That Friday afternoon I filled the bathtub in case I didn’t have running water after the hurricane. I checked the flashlights, made sure the battery-powdered radio worked, and pulled the plants inside. I tied down anything outside that was tie-downable. I even packed up some things just in case I had to get out of Dodge in my Dodge and get out fast. I wasn’t taking any chances.
“Charley is no big deal,” I kept saying to myself. You know, that self that is all cocky and confident. Thank God, I listened to all that meteorological pep talk and practiced the ain’t-taking-no-chances.
I brought in the cats for the long night ahead. Have you ever tried to keep three cats in a house during a hurricane? It’s not pleasant to listen to twelve hours of meowing from one cat or another. As soon as one calmed down, another started, pacing back and forth, scratching on the doors and the windows with an I-want-out-and-I want-out-now insistence. They were much more worried than I was, figuring they’d be safer hiding outside than inside the house. I fixed myself some sandwiches and waited. I didn’t have to wait for long, only a few hours.
That evening Charley went from a Category Two to a Category Two-and-a-half, then it passed a Three to a Category Four, then he came ashore. He slammed his fist into Southwest Florida and blitzkrieged through Punta Gorde. He shot up the Interstate Four corridor with one-hundred-and-forty-five miles per hour winds, heading straight toward us. This was not your average hurricane. This was Charley and he was in a real foul mood. He was about to stamp his name on the face of Florida forever.
About 8:30 p.m., a little over two hours after he made landfall, my neighborhood went dark. A crackle and a fizz and the TV screen went fuzzy, then a black screen and no electricity. I turned on the radio to hear the announcer say, “We’ve had only sporadic power outages. But the Waffle House lights are out. This must be bad.”
Heavy winds ripped through Orange County where I live for about an hour or so. It seemed much longer. When you’re in the middle of a hurricane, five minutes can seem like an eternity. Gusts were clocked at 105 mph.
Sitting there, listening to the howling wind outside, I was a category-four type scared and wished I had boarded up my house with plywood. As Charley buzzsawed through Orange County with his winds of fury, kicking butt and pulling up trees by the hair, I prayed, I offered bribes, I cajoled the Great Beyond. Charley was enough to scare the agnostic out of anyone, including me. As far as preparation for a hurricane was concerned, I had seen the light, I was born-again, I was converted to the cult of overpreparation. If another hurricane came, I would be prepared. Charley punched that into my psyche, and I wasn’t alone.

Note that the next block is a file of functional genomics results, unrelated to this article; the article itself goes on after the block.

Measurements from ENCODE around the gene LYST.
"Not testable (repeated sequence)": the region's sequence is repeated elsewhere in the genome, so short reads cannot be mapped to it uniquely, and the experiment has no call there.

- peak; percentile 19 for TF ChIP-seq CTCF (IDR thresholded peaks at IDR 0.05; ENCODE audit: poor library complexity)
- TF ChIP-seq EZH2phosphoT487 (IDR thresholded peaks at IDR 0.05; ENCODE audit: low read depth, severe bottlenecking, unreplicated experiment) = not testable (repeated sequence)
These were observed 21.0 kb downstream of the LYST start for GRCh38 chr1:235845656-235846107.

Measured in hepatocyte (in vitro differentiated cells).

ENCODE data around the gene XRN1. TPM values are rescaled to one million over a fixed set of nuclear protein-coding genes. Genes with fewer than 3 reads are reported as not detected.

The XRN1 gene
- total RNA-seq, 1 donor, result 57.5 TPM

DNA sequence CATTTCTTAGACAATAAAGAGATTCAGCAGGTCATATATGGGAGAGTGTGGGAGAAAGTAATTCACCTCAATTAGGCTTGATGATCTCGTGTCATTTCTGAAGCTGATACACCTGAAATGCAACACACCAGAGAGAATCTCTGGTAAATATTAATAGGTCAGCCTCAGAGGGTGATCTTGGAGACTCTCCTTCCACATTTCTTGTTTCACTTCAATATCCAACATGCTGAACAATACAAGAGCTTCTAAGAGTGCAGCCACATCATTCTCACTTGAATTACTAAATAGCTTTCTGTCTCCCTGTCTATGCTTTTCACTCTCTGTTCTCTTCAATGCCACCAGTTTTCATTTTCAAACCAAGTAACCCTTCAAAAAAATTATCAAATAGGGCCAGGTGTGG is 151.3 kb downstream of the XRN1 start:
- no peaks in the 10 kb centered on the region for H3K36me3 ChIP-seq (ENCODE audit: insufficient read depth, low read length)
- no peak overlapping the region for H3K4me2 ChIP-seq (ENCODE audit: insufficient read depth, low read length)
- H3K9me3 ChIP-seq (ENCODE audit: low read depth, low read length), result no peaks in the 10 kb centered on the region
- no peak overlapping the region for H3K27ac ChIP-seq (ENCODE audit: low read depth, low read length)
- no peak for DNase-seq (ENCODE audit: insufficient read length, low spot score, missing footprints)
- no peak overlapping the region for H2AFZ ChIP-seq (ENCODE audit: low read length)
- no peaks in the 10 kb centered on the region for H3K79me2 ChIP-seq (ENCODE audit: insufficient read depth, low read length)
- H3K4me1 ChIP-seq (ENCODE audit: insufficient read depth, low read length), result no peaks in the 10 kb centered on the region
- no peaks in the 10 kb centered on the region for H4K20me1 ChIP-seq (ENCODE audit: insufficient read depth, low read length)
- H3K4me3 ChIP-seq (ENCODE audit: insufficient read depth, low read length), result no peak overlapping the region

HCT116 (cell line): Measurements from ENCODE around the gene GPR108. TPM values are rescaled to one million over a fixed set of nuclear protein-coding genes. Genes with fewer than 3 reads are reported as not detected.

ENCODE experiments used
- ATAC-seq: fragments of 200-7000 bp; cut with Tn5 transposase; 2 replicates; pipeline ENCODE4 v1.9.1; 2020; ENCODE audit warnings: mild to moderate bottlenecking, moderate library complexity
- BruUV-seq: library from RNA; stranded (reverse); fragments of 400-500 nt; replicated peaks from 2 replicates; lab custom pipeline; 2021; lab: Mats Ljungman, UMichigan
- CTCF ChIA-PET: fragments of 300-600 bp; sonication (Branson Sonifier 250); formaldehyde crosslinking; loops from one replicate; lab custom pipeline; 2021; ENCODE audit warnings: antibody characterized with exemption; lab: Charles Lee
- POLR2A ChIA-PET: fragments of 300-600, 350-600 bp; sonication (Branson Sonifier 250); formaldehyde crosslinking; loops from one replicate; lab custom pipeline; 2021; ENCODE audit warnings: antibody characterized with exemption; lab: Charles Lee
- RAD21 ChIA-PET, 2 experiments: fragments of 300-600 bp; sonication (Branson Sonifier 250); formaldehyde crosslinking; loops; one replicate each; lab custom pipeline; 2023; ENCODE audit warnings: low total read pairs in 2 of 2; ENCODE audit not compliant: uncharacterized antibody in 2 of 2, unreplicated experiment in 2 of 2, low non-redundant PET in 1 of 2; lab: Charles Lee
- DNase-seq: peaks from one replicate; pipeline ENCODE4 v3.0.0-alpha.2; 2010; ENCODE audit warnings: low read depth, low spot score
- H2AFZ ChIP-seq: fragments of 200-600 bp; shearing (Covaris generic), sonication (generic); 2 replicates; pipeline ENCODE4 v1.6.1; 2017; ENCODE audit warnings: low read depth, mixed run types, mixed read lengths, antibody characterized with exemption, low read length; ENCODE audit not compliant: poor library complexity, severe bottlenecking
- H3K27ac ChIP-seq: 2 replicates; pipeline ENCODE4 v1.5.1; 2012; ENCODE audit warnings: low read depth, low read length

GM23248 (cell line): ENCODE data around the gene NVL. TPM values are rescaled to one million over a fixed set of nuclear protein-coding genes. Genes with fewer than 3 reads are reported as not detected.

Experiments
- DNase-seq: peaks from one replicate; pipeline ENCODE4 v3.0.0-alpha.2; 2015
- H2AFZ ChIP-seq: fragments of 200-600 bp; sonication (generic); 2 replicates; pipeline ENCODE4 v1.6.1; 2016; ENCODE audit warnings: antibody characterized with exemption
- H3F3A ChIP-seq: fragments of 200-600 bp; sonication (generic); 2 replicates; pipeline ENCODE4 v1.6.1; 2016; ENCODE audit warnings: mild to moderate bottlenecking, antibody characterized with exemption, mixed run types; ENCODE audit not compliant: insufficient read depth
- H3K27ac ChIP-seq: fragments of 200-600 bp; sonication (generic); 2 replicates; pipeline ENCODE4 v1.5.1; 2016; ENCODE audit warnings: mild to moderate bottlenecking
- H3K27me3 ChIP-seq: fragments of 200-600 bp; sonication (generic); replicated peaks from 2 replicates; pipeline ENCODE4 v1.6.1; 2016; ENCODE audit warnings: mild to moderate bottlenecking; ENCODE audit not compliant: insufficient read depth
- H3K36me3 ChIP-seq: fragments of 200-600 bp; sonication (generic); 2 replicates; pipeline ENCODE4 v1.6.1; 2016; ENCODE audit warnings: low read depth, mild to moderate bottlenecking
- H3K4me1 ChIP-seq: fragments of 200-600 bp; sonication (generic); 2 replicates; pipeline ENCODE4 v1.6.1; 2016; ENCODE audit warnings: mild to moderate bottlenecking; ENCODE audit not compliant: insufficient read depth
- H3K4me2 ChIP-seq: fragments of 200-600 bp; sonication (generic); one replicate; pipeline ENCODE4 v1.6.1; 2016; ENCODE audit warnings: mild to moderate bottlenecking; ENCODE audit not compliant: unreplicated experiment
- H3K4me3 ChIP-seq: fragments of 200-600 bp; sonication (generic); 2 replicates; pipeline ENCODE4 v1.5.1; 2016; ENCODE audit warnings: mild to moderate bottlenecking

Charley gave our trees a buzz cut, removing much of the canvas that had been some of the best canopy in Florida. He took down many of the fifty-year-old laurel oaks in his path. The live oaks managed to hold out against the full force of his winds and remain standing. Then he was gone, just like that, leaving much of the landscape looking like a war zone.
Finally the weather folks on the radio said the hurricane had passed. I checked the outside just to make sure we had seen the backside of Mr. Charley. Then I let the cats out and flopped into my bed, dog-tired from the disaster that had just passed, relieved and glad to be alive.
I woke up Saturday morning, still exhausted from the terror of the night before. There was no electricity to make coffee or a hot breakfast. I grabbed a bottle of water to drink and went outside to survey the mess. I felt like a turtle, sticking his head out of his shell, checking out the world, not sure if he wants to see what he is going to see. There were quite a few large limbs scattered across my yard. But my house and my car had survived intact with no property damage. I wiped my forehead and breathed a gigantic Phew! of thanks.
Like me, my neighbors were out checking windows and doors and roofs for damage. Some on my street had trees down and debris was everywhere. As the day progressed, a number of us went into a picking-up-branches, then a raking-the-yard mode. Others brought out chainsaws and the sound of buzzing filled the neighborhood. We felt an urgency to get back to normal as fast as we could.